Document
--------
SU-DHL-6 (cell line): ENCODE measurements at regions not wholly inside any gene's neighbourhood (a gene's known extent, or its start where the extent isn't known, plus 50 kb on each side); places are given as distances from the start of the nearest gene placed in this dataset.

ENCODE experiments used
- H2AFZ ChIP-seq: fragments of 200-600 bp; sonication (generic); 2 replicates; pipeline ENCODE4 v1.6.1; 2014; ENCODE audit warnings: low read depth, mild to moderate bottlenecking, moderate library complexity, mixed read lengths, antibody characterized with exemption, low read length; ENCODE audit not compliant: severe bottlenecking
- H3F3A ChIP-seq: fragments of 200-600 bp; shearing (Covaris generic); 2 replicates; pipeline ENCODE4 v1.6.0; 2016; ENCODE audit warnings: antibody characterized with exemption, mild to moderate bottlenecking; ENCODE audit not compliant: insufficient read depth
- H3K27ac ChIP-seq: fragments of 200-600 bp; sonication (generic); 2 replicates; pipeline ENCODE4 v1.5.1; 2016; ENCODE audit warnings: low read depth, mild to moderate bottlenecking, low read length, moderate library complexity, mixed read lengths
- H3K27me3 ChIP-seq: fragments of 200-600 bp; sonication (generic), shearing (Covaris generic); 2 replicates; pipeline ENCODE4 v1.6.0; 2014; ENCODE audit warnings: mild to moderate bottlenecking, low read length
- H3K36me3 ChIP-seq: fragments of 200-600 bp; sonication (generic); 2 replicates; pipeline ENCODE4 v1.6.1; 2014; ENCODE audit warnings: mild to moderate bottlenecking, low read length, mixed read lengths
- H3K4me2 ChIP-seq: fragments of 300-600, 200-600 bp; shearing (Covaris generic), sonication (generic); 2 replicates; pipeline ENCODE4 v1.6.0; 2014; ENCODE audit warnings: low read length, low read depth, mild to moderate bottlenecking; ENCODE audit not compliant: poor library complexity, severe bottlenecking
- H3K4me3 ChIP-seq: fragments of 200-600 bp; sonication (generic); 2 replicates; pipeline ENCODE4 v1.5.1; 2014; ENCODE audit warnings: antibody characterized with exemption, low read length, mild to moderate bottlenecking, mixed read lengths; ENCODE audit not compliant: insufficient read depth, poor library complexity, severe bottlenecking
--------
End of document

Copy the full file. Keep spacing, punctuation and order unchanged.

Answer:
SU-DHL-6 (cell line): ENCODE measurements at regions not wholly inside any gene's neighbourhood (a gene's known extent, or its start where the extent isn't known, plus 50 kb on each side); places are given as distances from the start of the nearest gene placed in this dataset.

ENCODE experiments used
- H2AFZ ChIP-seq: fragments of 200-600 bp; sonication (generic); 2 replicates; pipeline ENCODE4 v1.6.1; 2014; ENCODE audit warnings: low read depth, mild to moderate bottlenecking, moderate library complexity, mixed read lengths, antibody characterized with exemption, low read length; ENCODE audit not compliant: severe bottlenecking
- H3F3A ChIP-seq: fragments of 200-600 bp; shearing (Covaris generic); 2 replicates; pipeline ENCODE4 v1.6.0; 2016; ENCODE audit warnings: antibody characterized with exemption, mild to moderate bottlenecking; ENCODE audit not compliant: insufficient read depth
- H3K27ac ChIP-seq: fragments of 200-600 bp; sonication (generic); 2 replicates; pipeline ENCODE4 v1.5.1; 2016; ENCODE audit warnings: low read depth, mild to moderate bottlenecking, low read length, moderate library complexity, mixed read lengths
- H3K27me3 ChIP-seq: fragments of 200-600 bp; sonication (generic), shearing (Covaris generic); 2 replicates; pipeline ENCODE4 v1.6.0; 2014; ENCODE audit warnings: mild to moderate bottlenecking, low read length
- H3K36me3 ChIP-seq: fragments of 200-600 bp; sonication (generic); 2 replicates; pipeline ENCODE4 v1.6.1; 2014; ENCODE audit warnings: mild to moderate bottlenecking, low read length, mixed read lengths
- H3K4me2 ChIP-seq: fragments of 300-600, 200-600 bp; shearing (Covaris generic), sonication (generic); 2 replicates; pipeline ENCODE4 v1.6.0; 2014; ENCODE audit warnings: low read length, low read depth, mild to moderate bottlenecking; ENCODE audit not compliant: poor library complexity, severe bottlenecking
- H3K4me3 ChIP-seq: fragments of 200-600 bp; sonication (generic); 2 replicates; pipeline ENCODE4 v1.5.1; 2014; ENCODE audit warnings: antibody characterized with exemption, low read length, mild to moderate bottlenecking, mixed read lengths; ENCODE audit not compliant: insufficient read depth, poor library complexity, severe bottlenecking